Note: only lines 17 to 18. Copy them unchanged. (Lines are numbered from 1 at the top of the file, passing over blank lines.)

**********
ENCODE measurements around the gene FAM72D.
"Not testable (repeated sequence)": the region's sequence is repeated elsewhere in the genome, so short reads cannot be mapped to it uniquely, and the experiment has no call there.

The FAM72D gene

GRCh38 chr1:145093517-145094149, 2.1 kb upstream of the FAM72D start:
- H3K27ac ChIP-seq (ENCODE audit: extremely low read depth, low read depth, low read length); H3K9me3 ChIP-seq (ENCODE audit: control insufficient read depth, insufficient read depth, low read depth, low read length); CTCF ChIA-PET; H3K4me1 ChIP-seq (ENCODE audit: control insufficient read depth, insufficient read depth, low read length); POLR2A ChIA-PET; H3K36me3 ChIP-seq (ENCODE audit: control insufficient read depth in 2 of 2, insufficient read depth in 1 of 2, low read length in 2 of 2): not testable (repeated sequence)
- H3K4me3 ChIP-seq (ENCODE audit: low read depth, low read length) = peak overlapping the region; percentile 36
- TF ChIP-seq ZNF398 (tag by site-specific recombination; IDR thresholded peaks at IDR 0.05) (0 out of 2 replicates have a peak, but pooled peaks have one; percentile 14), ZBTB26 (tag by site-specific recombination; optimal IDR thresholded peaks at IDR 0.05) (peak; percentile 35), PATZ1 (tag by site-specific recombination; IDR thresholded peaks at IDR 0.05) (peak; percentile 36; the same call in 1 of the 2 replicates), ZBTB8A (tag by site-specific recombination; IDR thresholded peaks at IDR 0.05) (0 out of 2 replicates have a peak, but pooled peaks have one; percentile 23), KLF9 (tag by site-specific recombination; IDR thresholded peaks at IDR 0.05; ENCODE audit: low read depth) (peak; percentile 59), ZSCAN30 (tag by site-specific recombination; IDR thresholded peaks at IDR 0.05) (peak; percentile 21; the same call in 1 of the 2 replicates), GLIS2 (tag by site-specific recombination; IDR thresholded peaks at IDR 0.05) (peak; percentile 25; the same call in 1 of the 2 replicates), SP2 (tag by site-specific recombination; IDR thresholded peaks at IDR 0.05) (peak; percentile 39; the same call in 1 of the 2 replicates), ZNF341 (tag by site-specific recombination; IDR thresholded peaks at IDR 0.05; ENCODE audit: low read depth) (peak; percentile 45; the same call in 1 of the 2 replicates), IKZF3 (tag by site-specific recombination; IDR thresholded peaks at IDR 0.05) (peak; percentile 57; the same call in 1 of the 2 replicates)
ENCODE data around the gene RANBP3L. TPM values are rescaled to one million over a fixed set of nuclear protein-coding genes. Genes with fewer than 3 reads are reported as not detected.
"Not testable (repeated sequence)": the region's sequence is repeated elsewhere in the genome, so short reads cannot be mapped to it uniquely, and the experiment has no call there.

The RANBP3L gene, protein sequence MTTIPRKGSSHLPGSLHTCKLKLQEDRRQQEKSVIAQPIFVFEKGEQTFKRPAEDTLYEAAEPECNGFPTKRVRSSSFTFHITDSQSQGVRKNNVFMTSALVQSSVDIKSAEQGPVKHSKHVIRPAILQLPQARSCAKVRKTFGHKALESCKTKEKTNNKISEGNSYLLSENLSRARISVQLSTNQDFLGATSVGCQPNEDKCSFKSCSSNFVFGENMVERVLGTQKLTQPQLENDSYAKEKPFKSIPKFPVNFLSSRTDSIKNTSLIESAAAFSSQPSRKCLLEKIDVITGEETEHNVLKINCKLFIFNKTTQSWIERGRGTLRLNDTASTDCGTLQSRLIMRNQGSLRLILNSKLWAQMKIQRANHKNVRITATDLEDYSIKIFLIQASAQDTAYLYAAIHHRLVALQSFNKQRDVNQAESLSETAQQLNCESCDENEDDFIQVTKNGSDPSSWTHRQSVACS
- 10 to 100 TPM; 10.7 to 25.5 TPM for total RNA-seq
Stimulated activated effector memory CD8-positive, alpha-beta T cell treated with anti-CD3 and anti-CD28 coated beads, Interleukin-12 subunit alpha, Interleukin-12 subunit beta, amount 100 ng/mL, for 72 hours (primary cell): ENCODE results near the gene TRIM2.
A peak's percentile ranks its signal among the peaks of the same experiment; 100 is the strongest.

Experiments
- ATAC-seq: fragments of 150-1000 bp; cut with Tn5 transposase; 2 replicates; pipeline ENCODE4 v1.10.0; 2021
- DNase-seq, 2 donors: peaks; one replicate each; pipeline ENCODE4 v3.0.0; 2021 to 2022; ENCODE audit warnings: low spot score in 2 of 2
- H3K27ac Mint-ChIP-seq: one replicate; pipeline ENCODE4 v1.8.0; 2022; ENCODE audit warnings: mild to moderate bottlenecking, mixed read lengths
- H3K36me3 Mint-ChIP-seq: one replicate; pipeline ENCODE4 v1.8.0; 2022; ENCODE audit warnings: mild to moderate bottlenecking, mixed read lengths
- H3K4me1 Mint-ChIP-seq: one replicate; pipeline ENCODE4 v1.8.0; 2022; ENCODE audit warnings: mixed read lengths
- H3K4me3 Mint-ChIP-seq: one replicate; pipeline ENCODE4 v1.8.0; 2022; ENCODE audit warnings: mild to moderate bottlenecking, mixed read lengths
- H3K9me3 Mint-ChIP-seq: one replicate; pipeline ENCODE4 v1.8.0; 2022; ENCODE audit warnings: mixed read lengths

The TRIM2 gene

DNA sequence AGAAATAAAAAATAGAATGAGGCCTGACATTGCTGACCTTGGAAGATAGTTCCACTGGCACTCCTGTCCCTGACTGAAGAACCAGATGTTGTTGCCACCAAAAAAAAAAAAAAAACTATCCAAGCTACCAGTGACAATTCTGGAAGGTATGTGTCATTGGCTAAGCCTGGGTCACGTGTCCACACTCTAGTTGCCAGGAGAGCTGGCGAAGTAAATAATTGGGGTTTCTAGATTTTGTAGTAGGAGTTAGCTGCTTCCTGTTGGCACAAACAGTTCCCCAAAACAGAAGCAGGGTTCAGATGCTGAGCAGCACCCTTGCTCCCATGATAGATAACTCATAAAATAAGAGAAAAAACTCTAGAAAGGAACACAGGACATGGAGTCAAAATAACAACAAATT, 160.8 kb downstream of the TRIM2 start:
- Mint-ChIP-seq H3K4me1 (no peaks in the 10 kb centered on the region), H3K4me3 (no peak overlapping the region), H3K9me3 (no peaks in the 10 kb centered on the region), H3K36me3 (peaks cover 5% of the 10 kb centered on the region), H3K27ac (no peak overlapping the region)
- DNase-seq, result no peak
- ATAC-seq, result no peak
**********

- H3K27ac Mint-ChIP-seq: one replicate; pipeline ENCODE4 v1.8.0; 2022; ENCODE audit warnings: mild to moderate bottlenecking, mixed read lengths
- H3K36me3 Mint-ChIP-seq: one replicate; pipeline ENCODE4 v1.8.0; 2022; ENCODE audit warnings: mild to moderate bottlenecking, mixed read lengths